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Does Cedarwood Oil Kill Fleas on Cats? Vet Reviewed Effectiveness & Safety Explained

Written by: Misty Layne

Last Updated on January 23, 2024 by Catster Editorial Team

cedar chips and essential oil

Does Cedarwood Oil Kill Fleas on Cats? Vet Reviewed Effectiveness & Safety Explained


Dr. Lauren Demos (DVM) Photo


Dr. Lauren Demos (DVM)


The information is current and up-to-date in accordance with the latest veterinarian research.

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Fleas can be the bane of a cat owner’s existence. Once they appear, they’re everywhere, and worst of all, they make our kitties miserable. Getting rid of fleas can be an arduous task. While plenty of flea control and prevention medicines, collars, and treatments are on the market, not all of them work well, and some have ingredients that can harm our pets.

Many people prefer to take an all-natural route when it comes to killing fleas on cats, and one such way they do so is by using cedarwood oil. However, never use essential oils on your cat without speaking with your vet first! Cedarwood oil is an essential oil that seems to be successful in killing off fleas, and it’s one of the few that are mostly safe for use on felines. However, most essential oils are dangerous for cats.

Here’s a closer look at cedarwood oil and how to use it on your pet.

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What Are Essential Oils?

The use of essential oils has risen in the past decade, and there’s a good chance you’ve used them in some way before. If you’ve missed out on the essential oil craze, you might wonder what exactly the oils are. Essential oils are the parts of a plant that cause it to taste and smell the way it does. The essential oils we use in our homes come from extraction via cold pressing or distillation.

You can use essential oils as aromatherapy (how they’re most often used), homeopathic remedies, killing fleas, and more. Although essential oils are relatively harmless for us, many are highly toxic to our cats.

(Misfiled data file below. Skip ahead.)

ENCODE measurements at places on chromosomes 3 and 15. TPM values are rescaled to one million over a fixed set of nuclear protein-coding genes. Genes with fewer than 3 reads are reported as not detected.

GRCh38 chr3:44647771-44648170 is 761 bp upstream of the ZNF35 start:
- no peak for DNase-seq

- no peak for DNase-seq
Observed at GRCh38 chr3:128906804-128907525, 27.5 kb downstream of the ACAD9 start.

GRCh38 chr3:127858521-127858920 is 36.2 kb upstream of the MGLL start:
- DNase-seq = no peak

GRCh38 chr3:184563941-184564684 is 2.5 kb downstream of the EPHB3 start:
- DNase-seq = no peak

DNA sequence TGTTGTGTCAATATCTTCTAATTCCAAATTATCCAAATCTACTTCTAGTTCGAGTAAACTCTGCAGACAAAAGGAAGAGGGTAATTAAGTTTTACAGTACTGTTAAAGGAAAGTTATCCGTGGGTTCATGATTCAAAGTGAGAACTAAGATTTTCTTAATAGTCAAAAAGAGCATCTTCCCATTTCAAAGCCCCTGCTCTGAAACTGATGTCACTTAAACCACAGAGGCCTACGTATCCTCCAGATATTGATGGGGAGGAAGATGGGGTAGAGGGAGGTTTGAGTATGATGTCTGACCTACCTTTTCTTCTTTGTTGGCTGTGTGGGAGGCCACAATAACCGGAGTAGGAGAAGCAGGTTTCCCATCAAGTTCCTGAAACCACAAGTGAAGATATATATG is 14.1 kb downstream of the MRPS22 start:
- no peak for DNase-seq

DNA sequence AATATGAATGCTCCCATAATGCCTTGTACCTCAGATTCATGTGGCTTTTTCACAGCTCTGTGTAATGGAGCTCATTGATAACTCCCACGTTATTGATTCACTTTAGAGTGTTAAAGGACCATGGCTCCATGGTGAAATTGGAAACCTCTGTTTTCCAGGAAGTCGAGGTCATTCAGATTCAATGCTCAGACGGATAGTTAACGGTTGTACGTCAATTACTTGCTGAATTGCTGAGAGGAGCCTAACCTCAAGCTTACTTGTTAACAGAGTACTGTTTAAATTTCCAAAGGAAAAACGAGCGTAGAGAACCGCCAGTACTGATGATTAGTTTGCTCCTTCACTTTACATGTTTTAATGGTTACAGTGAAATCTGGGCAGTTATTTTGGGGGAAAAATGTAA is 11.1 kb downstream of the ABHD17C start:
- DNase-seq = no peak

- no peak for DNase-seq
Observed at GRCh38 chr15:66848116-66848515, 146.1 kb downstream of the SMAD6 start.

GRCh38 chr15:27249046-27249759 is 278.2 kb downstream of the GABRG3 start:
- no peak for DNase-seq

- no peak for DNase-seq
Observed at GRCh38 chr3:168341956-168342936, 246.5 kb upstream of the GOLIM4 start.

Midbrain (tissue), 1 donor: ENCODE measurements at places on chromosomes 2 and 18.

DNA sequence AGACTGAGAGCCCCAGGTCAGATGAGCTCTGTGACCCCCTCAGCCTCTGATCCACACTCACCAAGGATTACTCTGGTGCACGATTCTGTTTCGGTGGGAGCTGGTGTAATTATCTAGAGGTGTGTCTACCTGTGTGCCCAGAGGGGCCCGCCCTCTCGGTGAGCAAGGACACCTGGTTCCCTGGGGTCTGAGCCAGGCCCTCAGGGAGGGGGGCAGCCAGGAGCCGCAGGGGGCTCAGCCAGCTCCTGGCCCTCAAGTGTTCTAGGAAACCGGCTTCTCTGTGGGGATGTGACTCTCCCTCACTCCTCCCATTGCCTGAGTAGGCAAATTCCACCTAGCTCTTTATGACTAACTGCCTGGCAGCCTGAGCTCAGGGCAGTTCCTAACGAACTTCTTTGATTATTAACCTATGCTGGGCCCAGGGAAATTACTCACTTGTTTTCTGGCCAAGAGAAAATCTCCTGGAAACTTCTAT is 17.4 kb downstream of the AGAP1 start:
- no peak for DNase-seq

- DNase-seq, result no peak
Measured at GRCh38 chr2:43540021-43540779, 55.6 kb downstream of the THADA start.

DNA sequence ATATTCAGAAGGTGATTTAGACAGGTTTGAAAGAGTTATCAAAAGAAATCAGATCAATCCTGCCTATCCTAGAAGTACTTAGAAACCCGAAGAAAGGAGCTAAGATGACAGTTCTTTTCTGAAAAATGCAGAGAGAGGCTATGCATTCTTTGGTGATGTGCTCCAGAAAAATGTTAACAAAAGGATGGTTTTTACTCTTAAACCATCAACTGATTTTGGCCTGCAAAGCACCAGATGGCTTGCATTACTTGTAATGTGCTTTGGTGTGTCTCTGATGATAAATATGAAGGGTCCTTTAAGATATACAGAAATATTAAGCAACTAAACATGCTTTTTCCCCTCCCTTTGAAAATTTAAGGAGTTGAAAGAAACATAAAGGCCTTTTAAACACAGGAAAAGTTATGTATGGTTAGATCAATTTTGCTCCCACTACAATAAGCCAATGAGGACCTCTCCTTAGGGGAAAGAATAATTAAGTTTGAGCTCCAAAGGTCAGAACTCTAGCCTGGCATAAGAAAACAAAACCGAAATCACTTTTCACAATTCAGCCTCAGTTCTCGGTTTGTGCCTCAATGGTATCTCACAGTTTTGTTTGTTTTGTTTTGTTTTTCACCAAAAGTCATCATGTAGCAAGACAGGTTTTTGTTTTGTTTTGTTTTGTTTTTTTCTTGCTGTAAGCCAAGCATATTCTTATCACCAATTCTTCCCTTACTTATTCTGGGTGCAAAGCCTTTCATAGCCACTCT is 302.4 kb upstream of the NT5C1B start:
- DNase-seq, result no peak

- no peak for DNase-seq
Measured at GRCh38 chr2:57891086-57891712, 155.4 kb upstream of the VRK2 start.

However, cedarwood essential oil is one of the few generally safe ones.

Cedar oil branches and cedar cone
Image Credit: Lazhko Svetlana, Shutterstock

Cedarwood Oil and Cats

Cedarwood is one of the few non-toxic essential oils for felines, and it seems to help reduce fleas. It might even reduce the number of ticks that outdoor cats get. The downside is that there’s a good chance your pet will hate the smell of it. Don’t forget to speak to your vet before using it on your cat!

The scent of cedar is sometimes used as a cat deterrent; homeowners place cedar chips out in their yards to keep stray felines from wandering in and causing havoc. Since it’s a smell that kitties don’t enjoy too much, you risk your pet being upset at having the scent of cedar constantly around them.

How to Use Cedarwood Oil to Kill Fleas

Your safest bet for applying cedarwood oil to kill fleas on your cat is to buy a product with it. Commercial products should have cedarwood oil in safe dosages and instructions on how to apply them so your pet isn’t at risk.

Overall, it’s much safer than mixing up your own flea treatment. Again, check with your vet to determine if it is an appropriate product for your cat. Your vet can prescribe more effective treatments, such as topical products, that have been successfully used to eradicate fleas for decades.

vet checking up a cat
Image Credit: brodtcast, Shutterstock

Unsafe Essential Oils for Cats

You can find several other essential oils advertised as effective flea and tick control, but most essential oils are dangerous for the cat.

Just a few of the toxic essential oils include:
  • Citrus
  • Clove
  • Eucalyptus
  • Lavender
  • Oregano
  • Pennyroyal
  • Pine
  • Sweet birch
  • Tea tree
  • Thyme oil
  • Wintergreen
  • Ylang Ylang

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Final Thoughts

Cedarwood oil has been known to kill fleas and is one of the few essential oils that are safe to use around cats. However, you still need to be careful when using it. Before using any product or oils on your pet, always speak with your vet first to ensure you’re using the oil in the safest way possible!


Featured Image Credit By: Madeleine Steinbach, Shutterstock

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